John Beversluis Has Died at the Age of 86, But He Will Speak from the Grave!

John Beversluis was 86 years old when he recently died. His life was lived between these two days, November 10, 1934 and May 22, 2021. From his obituary we read:
John received his Ph.D from Indiana University and his Bachelor of Arts from Calvin College. He taught Philosophy and Ethics at Butler University (Indianapolis, IN), Emory University (Atlanta, GA), California State University, Fresno, Clovis Community College, Monterey Peninsula College, the University of the South (Sewanee, TN), and Grand Valley State College (Allendale MI). He participated in three National Endowment for the Humanities seminars for College Teachers: at the University of Illinois (Urbana, IL), the University of California at Berkeley, and the University of Texas. He presented papers at the American Philosophical Association, various universities in the United States, and at Oxford and Cambridge in the United Kingdom. While at Oxford he also presented several papers to the Oxford C. S. Lewis Society. His publications include works in the areas of Ancient Greek Philosophy (focusing on Socrates and Plato), the Philosophy of Religion, Kantian Ethics, and Philosophy and Literature. SOURCE.

In 2008 I got to know John in an exchange of emails. I had contacted him about his masterful book, C.S. Lewis and the Search for Rational Religion: Revised and Updated, which had just been published by Prometheus Books (PB) on November 29, 2007. I had bought it and loved it. Let me tell you this interesting story.

Getting the first edition of this book published in 1985 was an extremely difficult thing for him to do, since C.S. Lewis had achieved "iconic status". John told me he snail-mailed copies of his book manuscript to 50 publishers before landing a contract with an unlikely publisher, a Christian one, Baker Books. Wouldn't most of us have become too discouraged to continue pursuing a publisher, after getting rejection letters from 30 or 40 of them? We can all be thankful he kept looking for one. After the publication of this book it was lauded by just a small number of reviewers. What he had not expected was the number of "mean-spirited" reviews it received. He was also very disappointed at the sales of the book. Aside from a few reviewers, no one else seemed to be reading it.

Twenty-two years later John was encouraged by Charles Echelbarger and Keith Parsons to revise and update his book for PB, the premier atheist publisher for fifty years, having been founded in 1969 by the late philosopher Paul Kurtz. [On July 1, 2019, Rowman & Littlefield acquired PB and now publishes under the Globe Pequot family of imprints. May 15th of this year shows the last few books published by PB.] In this new edition Beversluis replied to his critics, including Victor Reppert of the Dangerous Idea blog. [I've had several interactions with Reppert myself, especially on the Outsider Test for Faith, seen here.] Beversluis's book is still the only critical book-length criticism of Lewis's apologetics. However, just like the first edition, the revised and updated edition didn't sell well either. He questioned the publisher's rationale for the title of the book, prefering a completely new title instead. But John was really disappointed at its reception within the atheist community. Given the poor sales and no additional reviews of it, overall he thought it was a waste of his time, especially since the so-called New Atheist books were selling well. [He was delighted that I reviewed his book later in August of 2009, for Philosophy Now, Issue 74: July/August 2009.]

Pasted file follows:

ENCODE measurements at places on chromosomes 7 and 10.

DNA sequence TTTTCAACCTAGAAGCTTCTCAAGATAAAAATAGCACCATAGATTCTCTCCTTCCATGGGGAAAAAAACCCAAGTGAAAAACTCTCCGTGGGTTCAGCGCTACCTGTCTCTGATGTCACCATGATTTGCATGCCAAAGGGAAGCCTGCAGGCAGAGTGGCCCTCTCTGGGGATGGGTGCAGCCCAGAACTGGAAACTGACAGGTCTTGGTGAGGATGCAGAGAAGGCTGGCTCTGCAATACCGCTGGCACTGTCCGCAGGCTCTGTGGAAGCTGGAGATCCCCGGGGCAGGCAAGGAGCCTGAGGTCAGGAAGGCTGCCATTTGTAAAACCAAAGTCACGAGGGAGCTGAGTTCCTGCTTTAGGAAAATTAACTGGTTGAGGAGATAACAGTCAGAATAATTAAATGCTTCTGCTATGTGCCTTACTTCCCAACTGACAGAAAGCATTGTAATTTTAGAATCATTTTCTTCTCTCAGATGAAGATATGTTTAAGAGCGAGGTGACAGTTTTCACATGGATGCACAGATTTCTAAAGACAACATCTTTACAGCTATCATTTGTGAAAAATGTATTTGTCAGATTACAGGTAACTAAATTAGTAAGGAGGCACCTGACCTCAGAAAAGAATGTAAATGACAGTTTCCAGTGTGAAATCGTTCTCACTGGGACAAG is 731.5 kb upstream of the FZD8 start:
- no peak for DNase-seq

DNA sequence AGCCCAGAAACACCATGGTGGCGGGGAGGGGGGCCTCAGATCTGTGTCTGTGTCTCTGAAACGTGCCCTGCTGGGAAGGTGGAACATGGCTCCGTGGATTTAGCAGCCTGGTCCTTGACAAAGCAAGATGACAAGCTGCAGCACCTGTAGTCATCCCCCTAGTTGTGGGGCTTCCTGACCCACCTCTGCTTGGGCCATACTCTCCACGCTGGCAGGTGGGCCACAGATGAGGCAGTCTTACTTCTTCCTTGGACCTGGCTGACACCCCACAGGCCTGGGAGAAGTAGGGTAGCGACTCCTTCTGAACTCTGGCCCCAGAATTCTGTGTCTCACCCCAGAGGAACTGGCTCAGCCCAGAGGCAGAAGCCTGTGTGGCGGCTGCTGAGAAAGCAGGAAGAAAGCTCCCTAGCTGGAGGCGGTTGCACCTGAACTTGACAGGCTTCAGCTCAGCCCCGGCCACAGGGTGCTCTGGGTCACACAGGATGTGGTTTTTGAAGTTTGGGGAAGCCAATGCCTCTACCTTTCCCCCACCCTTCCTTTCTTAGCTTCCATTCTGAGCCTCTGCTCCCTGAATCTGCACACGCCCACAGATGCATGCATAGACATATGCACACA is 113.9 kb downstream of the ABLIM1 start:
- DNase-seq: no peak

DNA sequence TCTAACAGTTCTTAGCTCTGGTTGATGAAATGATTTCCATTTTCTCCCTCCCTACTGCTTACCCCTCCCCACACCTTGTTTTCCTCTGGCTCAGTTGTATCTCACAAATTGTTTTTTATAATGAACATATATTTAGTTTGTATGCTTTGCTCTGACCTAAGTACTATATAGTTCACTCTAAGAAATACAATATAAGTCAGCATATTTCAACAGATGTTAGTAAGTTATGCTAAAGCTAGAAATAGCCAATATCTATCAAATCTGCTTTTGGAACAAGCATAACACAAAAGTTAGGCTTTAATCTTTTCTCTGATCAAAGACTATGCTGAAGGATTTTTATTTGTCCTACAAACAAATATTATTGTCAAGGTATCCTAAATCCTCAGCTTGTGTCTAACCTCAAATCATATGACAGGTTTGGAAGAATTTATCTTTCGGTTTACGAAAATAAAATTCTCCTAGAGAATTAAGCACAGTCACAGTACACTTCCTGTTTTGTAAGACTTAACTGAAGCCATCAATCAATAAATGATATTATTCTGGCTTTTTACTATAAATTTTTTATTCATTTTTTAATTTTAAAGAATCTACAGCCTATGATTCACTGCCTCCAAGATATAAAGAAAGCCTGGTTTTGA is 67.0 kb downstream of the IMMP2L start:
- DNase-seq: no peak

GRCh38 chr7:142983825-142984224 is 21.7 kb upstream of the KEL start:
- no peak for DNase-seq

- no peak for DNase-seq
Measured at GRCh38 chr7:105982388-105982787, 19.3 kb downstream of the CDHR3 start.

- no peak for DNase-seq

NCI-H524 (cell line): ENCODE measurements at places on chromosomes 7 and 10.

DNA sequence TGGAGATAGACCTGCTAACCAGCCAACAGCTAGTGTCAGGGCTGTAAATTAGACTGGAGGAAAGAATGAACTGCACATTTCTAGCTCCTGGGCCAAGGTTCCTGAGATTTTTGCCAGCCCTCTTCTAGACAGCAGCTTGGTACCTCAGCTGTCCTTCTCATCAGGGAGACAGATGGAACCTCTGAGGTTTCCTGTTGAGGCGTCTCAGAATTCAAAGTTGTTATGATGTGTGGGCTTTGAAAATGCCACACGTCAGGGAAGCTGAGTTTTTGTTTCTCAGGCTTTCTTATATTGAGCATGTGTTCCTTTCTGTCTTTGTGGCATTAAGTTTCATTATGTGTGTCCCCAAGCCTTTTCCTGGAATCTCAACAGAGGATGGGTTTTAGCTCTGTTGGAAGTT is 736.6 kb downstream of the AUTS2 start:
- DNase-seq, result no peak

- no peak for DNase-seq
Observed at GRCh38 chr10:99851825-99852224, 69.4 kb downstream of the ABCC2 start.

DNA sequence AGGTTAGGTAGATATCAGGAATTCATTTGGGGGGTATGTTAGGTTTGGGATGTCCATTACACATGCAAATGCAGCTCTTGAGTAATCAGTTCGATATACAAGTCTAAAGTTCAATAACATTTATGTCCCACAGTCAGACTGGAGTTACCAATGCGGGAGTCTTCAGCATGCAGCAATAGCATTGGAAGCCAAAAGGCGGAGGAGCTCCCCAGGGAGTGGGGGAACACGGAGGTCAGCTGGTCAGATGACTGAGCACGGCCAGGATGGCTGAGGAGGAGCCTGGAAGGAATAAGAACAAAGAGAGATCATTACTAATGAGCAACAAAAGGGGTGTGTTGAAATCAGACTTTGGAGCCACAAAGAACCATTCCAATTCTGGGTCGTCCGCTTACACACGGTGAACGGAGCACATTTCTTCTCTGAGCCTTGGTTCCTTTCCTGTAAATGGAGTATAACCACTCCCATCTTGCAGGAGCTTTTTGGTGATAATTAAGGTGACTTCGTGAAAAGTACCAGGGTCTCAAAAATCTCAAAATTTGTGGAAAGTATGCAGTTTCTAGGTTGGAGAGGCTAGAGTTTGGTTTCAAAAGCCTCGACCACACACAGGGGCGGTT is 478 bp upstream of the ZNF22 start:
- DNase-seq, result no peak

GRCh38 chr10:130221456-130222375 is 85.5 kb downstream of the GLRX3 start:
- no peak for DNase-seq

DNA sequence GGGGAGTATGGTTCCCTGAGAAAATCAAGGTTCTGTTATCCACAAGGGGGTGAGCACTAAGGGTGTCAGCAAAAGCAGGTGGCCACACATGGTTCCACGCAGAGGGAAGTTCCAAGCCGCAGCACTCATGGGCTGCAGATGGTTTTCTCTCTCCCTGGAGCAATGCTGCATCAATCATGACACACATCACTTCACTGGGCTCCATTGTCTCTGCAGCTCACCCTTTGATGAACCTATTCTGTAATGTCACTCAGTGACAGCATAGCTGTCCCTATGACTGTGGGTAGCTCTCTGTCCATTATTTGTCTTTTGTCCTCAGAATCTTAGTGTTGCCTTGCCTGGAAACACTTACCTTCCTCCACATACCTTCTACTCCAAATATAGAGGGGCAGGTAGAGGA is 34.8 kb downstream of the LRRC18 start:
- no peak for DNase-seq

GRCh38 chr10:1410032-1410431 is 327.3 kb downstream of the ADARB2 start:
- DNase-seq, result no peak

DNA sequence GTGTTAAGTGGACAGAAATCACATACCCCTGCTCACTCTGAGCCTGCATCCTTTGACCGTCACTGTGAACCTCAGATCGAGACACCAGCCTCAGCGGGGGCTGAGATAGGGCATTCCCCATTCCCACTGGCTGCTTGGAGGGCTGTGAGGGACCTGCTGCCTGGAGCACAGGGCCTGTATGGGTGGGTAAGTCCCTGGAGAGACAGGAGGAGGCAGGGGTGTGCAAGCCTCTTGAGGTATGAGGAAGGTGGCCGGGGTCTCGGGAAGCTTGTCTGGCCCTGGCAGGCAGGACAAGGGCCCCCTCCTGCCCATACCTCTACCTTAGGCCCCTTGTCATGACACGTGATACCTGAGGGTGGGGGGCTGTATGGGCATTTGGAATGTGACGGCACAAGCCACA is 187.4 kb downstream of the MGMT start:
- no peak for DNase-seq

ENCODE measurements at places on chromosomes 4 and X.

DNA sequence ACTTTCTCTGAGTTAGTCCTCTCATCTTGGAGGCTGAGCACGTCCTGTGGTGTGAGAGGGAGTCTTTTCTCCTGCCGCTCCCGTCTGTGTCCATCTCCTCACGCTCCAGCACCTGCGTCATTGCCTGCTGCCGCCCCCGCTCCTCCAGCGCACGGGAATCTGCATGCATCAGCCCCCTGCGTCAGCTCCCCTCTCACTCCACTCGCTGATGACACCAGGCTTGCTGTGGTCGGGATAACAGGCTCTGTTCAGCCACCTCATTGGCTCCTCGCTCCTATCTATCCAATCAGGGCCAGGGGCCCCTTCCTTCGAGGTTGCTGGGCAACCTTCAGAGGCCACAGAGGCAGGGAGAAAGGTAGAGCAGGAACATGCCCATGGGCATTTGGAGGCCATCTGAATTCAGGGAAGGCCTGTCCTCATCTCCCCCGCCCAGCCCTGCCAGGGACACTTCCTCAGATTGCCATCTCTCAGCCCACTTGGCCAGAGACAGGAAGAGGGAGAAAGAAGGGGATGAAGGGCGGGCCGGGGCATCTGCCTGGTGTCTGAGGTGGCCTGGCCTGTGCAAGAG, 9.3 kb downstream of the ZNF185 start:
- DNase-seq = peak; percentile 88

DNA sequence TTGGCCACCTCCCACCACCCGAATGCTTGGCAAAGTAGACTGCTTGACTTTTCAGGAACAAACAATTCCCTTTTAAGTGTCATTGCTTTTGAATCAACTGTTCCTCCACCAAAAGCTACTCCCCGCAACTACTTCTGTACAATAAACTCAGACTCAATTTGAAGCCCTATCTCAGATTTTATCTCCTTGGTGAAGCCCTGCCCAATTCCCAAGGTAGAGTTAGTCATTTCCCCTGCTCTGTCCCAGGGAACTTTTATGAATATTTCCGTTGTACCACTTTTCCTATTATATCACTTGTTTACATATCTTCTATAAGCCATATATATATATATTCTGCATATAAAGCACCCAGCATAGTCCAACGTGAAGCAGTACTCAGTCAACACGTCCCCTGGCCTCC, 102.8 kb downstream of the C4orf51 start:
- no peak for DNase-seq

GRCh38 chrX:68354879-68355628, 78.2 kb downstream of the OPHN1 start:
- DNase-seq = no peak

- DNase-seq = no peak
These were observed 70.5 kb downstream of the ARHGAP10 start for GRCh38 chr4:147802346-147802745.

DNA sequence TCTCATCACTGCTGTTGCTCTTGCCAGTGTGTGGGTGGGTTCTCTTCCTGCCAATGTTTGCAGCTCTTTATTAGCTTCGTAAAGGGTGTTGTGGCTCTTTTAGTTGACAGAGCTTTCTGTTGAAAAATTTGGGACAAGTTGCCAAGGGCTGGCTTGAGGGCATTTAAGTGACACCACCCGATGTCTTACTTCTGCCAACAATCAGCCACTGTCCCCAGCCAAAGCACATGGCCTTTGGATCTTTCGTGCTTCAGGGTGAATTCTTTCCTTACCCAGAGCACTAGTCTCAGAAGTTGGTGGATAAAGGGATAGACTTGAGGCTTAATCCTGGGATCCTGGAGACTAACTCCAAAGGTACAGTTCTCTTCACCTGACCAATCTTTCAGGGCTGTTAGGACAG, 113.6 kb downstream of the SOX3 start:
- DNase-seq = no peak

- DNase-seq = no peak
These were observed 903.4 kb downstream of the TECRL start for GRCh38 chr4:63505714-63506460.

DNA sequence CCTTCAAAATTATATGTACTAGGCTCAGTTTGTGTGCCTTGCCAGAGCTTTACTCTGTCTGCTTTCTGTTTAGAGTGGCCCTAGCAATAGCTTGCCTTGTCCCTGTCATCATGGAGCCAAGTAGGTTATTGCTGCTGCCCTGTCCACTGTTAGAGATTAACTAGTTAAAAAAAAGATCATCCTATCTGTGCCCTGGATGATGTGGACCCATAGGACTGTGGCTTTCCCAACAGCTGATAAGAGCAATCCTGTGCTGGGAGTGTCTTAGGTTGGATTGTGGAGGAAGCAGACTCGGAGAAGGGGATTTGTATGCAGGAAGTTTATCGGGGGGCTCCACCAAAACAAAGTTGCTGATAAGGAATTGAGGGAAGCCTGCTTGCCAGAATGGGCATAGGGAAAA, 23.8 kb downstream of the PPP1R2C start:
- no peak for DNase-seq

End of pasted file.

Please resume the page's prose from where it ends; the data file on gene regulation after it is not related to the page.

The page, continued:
I too was about to be a Prometheus Books author for the first time, with the first edition of my magnum opus, Why I Became an Atheist, published on October 30, 2008, about a year after Beversluis's revised book on Lewis. It was during this period of time--between my contacting him and the publishing of my book--that John had decided to write a book on Jesus. During this time he sent me six chapters for my input. The title of his book was going to be, The Gospel According to Whom?: A Nonbeliever Looks at the New Testament and its Contemporary Defenders.

Then he read my magnum opus.

After doing so, he said my book was so good he wouldn't continue writing his book, because it would be another waste of his time. Here is what he wrote just after reading it:
No review can begin to do justice to an ambitious book of this scope or to the sustained theological, philosophical, scientific, textual, and historical critique of Christianity that it contains. Suffice it to say at the outset that I have never read a book that presents such a massive and systematic refutation of the claims of Christianity, and I have seldom read a book that marshals evidence (from such a wide variety of disciplines) and documents its claims in such painstaking detail.